As the album went on, I replaced every mention of Jesus with “God,” just like how, when studying Islam, I replaced “Allah” with “God.” I could dig it. I can worship a metaphorical Jesus to avoid a metaphorical hell. Hell, of course, being real. Not as some fiery pit—I believe a compassionate God would never condemn any of His children to burn for all eternity—but right here on Earth. I know, because I’ve been in Hell before: when I’ve succumbed to addiction, when I’ve practiced wickedness, when I’ve followed my ego into an abyss.
These days, I think a lot about spiritual warfare. To me, spiritual warfare is the war against ourselves. It’s conquering our lower nature and working toward a higher purpose. For me, it’s mastering my emotions, appetite, sexual desire, ego, pride, selfish nature, and so forth. The greater Jihad, as Muslims call it. It’s hard to do it alone. That’s why I try to connect to a higher power. That could be Jesus, or it could be God, Elohim, Allah, Rah, the universe, the sky, or your friends.
Since it dropped, Jesus Is King has been the soundtrack for my spiritual warfare. As I go about my day, its lyrics resurface in my head to remind me to do right. When I get impatient with my father, I remember “argue with my dad and he told me it ain’t Christlike.” When my neighbors invite me to their party, and I don’t want to go because I think they’re basic, I remember “love thy neighbor / thou shalt not divide.” I try to hold down my friends in prison, or those who just got out, because “to all my boys that’s locked up in the yard / you can still be anything you want to be.” When I struggle with addiction, I remember “every man, every woman / there is freedom from addiction.” Sure, I could learn the same messages by studying holy texts, but these are Kanye beats—they’re delicious and digestible.
After thirty front-to-back baptisms in Jesus in King, I feel like I understand Christianity more. At its best, it’s the “Love Everyone” message Kanye has been saying for years. That message is still radical today as it was two thousand years ago. We revere the historical figures who preached it, like Gandhi or Martin Luther King Jr., but criticize the people who say it today, like Kanye.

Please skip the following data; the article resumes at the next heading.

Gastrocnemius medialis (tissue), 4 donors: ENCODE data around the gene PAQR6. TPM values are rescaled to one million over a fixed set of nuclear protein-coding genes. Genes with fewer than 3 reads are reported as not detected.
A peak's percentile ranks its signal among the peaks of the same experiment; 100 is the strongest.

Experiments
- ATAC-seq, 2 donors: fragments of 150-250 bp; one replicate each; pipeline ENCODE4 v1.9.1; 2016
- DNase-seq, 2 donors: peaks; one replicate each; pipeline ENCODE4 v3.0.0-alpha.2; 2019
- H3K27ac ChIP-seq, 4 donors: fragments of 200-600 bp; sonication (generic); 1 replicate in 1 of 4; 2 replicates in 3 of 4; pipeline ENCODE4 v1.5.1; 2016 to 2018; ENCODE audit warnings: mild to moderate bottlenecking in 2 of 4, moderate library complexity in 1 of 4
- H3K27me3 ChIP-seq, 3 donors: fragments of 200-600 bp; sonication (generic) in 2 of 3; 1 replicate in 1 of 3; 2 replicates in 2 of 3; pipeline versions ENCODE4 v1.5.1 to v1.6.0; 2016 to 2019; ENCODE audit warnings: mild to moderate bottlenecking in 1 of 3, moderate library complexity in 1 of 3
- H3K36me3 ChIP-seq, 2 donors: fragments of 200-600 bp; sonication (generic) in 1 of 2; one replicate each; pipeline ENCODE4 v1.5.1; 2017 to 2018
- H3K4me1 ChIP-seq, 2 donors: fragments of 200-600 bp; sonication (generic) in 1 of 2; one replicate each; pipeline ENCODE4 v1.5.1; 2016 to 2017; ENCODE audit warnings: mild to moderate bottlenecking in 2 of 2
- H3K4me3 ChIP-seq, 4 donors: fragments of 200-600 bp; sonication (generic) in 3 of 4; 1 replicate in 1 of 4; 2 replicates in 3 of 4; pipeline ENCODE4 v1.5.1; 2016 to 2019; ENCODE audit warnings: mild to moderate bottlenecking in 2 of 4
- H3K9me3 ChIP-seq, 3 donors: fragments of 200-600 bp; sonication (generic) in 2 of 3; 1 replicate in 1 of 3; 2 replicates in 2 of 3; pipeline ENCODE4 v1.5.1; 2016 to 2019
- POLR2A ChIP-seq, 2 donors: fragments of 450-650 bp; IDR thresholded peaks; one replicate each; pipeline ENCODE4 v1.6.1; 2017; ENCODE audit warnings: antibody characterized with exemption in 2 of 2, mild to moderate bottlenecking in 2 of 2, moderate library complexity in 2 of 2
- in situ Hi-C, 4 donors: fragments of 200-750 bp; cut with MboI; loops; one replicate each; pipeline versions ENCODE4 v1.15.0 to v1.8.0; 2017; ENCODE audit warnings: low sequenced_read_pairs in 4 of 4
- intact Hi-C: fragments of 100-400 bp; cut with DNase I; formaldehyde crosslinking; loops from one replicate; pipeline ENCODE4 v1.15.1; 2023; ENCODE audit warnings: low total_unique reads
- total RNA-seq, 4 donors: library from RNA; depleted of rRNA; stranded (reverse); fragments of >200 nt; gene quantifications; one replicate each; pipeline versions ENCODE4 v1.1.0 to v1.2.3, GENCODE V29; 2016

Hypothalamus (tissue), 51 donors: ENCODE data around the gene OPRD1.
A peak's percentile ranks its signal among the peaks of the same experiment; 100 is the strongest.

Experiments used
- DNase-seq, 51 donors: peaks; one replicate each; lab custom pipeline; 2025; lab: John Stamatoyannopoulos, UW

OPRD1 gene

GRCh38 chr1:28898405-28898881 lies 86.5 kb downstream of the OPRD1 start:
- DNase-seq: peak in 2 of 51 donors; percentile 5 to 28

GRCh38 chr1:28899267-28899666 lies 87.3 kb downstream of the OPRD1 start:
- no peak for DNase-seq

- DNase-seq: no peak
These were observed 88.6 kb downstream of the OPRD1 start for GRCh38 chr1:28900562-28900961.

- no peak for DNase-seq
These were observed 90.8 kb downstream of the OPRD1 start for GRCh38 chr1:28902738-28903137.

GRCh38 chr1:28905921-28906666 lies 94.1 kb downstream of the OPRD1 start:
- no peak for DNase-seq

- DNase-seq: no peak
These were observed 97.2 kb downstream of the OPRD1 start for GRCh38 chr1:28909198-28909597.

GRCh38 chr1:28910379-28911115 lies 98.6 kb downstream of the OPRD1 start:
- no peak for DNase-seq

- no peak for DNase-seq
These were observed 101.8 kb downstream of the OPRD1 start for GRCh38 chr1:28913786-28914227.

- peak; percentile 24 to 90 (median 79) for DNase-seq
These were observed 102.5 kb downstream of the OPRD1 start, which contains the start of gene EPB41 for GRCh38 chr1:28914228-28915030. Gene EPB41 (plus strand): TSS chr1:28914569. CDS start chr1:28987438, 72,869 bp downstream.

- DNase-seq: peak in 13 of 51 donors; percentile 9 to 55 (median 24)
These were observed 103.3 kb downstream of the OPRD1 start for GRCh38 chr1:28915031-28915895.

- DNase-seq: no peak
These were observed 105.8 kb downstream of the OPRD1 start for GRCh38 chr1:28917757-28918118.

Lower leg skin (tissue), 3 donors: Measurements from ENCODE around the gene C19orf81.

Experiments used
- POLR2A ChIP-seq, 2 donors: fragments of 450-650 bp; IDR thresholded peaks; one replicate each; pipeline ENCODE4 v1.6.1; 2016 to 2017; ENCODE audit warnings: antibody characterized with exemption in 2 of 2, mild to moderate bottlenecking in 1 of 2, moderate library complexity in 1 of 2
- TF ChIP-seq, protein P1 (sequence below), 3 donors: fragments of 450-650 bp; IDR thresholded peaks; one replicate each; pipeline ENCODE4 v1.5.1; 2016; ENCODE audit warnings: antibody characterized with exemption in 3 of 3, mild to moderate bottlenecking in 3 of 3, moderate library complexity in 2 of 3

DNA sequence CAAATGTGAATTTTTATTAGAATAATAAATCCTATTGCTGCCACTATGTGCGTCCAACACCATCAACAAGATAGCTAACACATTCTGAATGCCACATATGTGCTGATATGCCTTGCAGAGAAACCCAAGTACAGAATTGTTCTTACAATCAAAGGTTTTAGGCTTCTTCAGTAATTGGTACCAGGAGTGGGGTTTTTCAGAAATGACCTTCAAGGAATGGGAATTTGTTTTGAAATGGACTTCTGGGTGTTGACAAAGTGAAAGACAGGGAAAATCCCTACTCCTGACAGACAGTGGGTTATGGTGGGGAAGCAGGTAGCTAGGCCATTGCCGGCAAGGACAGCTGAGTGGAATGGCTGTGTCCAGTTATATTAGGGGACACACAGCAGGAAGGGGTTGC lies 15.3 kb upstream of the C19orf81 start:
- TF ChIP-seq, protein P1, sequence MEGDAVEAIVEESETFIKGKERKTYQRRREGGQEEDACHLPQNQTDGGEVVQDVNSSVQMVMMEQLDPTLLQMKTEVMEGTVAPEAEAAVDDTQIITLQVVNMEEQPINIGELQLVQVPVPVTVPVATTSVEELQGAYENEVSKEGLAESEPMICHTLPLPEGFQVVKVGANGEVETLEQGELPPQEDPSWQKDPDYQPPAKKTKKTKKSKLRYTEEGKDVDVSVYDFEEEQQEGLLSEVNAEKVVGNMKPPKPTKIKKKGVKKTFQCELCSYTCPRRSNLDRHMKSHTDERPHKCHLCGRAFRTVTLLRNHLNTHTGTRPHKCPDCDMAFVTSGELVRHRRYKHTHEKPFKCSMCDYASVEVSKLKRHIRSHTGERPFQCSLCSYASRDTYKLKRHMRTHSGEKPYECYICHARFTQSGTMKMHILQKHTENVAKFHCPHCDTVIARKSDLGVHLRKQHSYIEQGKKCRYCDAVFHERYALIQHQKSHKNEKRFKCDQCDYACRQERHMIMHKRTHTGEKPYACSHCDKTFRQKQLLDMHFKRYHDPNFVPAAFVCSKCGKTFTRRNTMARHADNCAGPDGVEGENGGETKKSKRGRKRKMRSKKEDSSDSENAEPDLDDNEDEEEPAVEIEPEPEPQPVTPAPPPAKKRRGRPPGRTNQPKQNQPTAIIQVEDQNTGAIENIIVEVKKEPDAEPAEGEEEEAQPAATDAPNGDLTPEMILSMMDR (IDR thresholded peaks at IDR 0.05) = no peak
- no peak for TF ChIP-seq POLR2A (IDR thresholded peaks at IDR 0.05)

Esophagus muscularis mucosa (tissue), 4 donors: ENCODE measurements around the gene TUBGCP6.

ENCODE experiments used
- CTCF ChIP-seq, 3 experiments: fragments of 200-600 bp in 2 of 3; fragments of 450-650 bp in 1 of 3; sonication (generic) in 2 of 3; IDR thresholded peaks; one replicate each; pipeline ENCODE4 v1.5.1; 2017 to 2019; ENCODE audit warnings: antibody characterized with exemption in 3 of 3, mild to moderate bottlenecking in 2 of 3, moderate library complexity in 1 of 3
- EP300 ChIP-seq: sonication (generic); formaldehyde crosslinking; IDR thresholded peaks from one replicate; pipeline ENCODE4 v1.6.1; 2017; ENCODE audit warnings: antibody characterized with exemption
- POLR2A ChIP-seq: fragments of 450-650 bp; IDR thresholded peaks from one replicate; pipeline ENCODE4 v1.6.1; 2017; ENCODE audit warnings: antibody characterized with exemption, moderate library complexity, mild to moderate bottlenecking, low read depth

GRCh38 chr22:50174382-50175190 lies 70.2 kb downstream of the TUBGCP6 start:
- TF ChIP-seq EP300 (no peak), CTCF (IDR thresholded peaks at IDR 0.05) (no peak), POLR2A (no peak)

Judaism and Islam are more warring religions—our holy books are rife with examples of us slaughtering whole populations in the name of God. But the New Testament is all about peace. I recently learned the story of Jesus on the cross. As the crowd jeered and mocked him at his crucifixion, he looked up and said, “Forgive them, Father, for they know not what they do.” That’s the kind of love that can save humanity.
I know Kanye’s album is just an introduction to the gospel or gospel music. But after the last song on the project, “Jesus is Lord,” concludes, TIDAL has been autoplaying actual gospel for me. I’ve discovered a few artists I like—Travis Greene and William Murphy—and have been listening to them a lot. Just like Judaism commands us to pray three times a day or Islam five times a day, gospel music is a reminder to do right by God: to act always from a place of honesty, purity, unselfishness, and love.
Kanye is an imperfect person. Jesus Is King is an imperfect album. Christianity is an imperfect religion. But in their greatest moments, they can inspire us to do better. And you know what? I forgive the Christians, even for what they did to the Jews. Nowadays, I do my best to love everyone—Christians, Muslims, Jews; Abraham, Muhammad, Haile Selassie, Alexander Bedward, Marcus Garvey, and all the great prophets of yore. I, too, love Jesus Christ.